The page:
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U.S. Residential Mortgage Locked Rate Indices

Q&A with Aram Flores and Lisa Fiondella

Aram Flores

Vice-President, Head of Index and Analytics at ICE Data Indices

Lisa Fiondella

Vice President Product Management – Data & Analytics of ICE Mortgage Technology

Boosting efficiency across the mortgage ecosystem

Watch the replay of our webinar to learn how ICE is bringing innovations to market that can help boost efficiency across the mortgage ecosystem.

ICE has announced the launch of a suite of U.S. residential mortgage locked rate indices, the ICE U.S. Residential Rate Lock Index Series. Aram Flores, Vice-President, Head of Index and Analytics at ICE Data Indices, spoke to Lisa Fiondella, Vice President Product Management – Data & Analytics of ICE Mortgage Technology on what the indices offer to participants across the U.S. mortgage lending and mortgage-backed securities market.

Lisa: Could you give us some background on how securitized mortgages fit into the broader fixed income landscape?

Aram: Securitized residential mortgages comprise about a third of the U.S. fixed income market. That’s a significant portion. It means they have a large weighting in many fixed income portfolios - not just institutionally, but also in many Americans’ retirement portfolios.

Lisa: These new residential mortgage indices are transaction-based. Why is that significant?

Aram: Existing mortgage rate indices are often based on surveys and can quickly become outdated. The ICE indices are calculated daily and will track the average interest rate of new residential mortgage applications from ICE Mortgage Technology (IMT) which processes nearly 50% of U.S. residential home loans. Many of the rate-locked applications that the indices are based on then become closed mortgage loans, which are purchased by the Government Agencies and securitized. This means the indices can act as a forward-looking indicator of new origination for mortgage-backed securities. Using observable loan applications provides a more comprehensive, accurate and timely reflection of current residential mortgage interest rates.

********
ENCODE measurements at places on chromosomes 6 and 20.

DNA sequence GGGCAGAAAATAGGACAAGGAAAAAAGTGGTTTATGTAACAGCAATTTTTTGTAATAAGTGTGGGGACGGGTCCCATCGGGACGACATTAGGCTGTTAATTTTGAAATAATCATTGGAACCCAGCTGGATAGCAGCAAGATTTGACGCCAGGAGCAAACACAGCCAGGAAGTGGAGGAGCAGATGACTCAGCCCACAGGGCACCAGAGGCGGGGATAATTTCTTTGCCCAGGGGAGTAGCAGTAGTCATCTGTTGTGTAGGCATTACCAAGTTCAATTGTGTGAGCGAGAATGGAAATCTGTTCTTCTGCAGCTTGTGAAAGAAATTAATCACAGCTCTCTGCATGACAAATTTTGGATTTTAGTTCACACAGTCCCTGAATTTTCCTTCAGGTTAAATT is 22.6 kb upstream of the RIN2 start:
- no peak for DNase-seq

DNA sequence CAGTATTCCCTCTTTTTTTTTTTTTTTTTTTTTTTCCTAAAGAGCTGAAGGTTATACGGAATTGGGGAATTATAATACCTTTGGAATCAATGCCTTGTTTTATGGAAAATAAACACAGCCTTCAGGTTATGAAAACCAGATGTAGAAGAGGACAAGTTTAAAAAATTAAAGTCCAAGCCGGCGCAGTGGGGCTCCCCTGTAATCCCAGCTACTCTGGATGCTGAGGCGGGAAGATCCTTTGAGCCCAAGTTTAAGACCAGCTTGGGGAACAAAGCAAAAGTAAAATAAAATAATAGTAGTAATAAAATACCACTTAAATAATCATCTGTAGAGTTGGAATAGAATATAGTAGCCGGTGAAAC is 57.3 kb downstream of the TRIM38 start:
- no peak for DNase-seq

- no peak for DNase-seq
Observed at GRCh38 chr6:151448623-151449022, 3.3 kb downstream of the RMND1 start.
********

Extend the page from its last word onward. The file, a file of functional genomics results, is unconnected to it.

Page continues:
Lisa: I understand these indices are IOSCO compliant. What are the implications of that?

Aram: ICE Data Indices adheres to the IOSCO Principles for Financial Benchmarks, and, as the Administrator of these indices, has applied its IOSCO framework so that these indices may be useable for financial instruments. This is a clear differentiator from other offerings, which can enable wide ranging applications. For example, these indices could conceivably be used to hedge exposure to rising mortgage rates, or to support a futures contract or other derivatives. Because these indices are transaction-based and draw from such a significant pool of mortgages, market participants can use them to trade, hedge and transact with greater precision.

Lisa: I’d like to draw out the data side. These indices provide a huge amount of new data which offers strategic intelligence and helps customers manage risk. At IMT, we have the largest electronic network of mortgage stakeholders in the industry. This means we can provide far more transparency, timeliness and an established delivery system to help clients across the mortgage lending and mortgage-backed security market.

Can you give more detail on the types of market participants who might be interested in these indices?

Aram: It’s a broad group that includes loan originators, banks and participants in the mortgage-backed security market who deal with risk and analytics. These indices also provide data that economists or equity analysts would find insightful. Lisa, exactly what types of mortgages do these indices track?

Lisa: The ICE U.S. Residential Mortgage Rate Lock Index Series tracks 10, 15, 20 and 30 year first-lien and subordinated mortgage applications on both single-family and multi-family properties. The indices include new purchase, construction and refinance applications for conventional mortgage loans, jumbo loans and those submitted under U.S. government programs, including the Federal Housing Administration, U.S. Department of Veterans Affairs and the Rural Housing Service of the U.S. Department of Agriculture.

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